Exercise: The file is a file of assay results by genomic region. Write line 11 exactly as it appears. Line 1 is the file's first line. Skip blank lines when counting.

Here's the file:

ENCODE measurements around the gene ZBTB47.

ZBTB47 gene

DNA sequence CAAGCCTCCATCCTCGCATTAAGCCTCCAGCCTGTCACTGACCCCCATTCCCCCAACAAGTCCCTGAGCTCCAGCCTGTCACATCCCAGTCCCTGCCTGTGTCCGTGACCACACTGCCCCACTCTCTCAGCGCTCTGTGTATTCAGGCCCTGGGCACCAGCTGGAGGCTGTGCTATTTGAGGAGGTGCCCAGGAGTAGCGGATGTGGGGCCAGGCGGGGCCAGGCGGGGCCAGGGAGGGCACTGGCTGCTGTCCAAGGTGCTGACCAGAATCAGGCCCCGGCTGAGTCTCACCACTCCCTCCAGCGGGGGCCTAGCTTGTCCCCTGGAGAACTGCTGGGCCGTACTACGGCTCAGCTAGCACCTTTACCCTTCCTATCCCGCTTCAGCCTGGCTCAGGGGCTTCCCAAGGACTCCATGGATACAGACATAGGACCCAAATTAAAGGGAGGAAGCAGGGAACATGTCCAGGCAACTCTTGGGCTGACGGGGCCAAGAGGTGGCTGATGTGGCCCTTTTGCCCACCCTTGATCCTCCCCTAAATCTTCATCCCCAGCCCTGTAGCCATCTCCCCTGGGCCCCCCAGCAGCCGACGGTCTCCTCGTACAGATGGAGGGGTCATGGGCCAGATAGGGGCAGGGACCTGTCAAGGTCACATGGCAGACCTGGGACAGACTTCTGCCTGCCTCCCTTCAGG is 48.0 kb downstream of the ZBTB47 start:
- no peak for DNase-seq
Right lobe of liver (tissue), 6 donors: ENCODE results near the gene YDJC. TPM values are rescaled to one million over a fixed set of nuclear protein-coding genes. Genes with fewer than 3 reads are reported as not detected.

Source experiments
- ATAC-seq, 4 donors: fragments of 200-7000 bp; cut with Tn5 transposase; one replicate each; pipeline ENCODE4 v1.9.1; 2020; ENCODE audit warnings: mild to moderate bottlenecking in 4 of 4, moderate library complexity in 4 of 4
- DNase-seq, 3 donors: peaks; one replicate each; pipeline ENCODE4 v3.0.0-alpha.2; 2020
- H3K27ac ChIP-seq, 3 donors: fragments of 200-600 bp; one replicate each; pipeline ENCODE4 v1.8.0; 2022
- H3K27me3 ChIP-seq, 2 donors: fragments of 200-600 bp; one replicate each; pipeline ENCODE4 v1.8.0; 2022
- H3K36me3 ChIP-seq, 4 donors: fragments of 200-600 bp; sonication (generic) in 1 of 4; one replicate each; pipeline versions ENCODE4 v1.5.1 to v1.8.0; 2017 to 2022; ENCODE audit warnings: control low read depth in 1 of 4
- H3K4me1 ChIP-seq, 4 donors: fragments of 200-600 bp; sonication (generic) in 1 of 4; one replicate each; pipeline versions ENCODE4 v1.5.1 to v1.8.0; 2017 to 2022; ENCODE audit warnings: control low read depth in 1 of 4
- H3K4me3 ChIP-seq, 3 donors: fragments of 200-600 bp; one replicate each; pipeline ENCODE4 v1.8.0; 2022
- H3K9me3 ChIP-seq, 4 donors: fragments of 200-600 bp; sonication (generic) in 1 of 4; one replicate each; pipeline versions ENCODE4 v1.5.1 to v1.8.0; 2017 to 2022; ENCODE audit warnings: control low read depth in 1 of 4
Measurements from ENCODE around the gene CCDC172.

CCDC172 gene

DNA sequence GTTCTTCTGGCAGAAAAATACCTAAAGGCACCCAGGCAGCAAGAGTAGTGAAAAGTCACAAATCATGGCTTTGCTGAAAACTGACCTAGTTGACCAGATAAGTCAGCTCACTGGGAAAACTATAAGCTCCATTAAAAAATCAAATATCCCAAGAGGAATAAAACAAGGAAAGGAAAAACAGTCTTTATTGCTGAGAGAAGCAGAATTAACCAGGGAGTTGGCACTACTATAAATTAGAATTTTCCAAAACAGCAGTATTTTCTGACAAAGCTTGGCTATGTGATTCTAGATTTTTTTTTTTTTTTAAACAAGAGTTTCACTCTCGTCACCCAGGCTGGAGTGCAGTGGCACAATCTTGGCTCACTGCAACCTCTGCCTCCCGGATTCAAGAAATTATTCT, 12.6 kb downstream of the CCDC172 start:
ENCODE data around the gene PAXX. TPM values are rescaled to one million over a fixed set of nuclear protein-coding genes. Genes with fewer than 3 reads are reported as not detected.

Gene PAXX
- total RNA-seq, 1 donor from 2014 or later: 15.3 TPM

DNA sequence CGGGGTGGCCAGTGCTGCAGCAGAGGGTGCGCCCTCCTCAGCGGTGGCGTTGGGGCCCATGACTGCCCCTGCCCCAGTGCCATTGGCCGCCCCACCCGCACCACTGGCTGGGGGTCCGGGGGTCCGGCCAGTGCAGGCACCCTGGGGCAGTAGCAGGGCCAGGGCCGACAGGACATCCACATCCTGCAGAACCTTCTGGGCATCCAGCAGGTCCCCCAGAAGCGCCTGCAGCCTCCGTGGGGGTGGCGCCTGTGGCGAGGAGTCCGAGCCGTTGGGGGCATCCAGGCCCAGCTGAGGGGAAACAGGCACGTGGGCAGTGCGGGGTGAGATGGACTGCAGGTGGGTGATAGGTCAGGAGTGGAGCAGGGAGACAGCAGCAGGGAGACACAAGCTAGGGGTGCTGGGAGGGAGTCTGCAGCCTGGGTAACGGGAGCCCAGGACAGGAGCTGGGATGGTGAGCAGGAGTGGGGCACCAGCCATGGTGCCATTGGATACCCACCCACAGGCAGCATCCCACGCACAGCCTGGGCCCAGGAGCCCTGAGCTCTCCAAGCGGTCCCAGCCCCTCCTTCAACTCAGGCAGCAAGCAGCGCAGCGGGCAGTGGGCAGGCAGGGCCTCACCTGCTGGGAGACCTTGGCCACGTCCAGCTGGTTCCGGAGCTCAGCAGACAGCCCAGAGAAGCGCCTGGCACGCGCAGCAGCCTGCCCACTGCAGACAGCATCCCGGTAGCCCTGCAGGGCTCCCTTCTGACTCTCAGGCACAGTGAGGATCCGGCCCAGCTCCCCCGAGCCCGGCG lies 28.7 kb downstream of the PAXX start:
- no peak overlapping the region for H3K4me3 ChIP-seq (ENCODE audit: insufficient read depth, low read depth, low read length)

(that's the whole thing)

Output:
- H3K36me3 ChIP-seq, 4 donors: fragments of 200-600 bp; sonication (generic) in 1 of 4; one replicate each; pipeline versions ENCODE4 v1.5.1 to v1.8.0; 2017 to 2022; ENCODE audit warnings: control low read depth in 1 of 4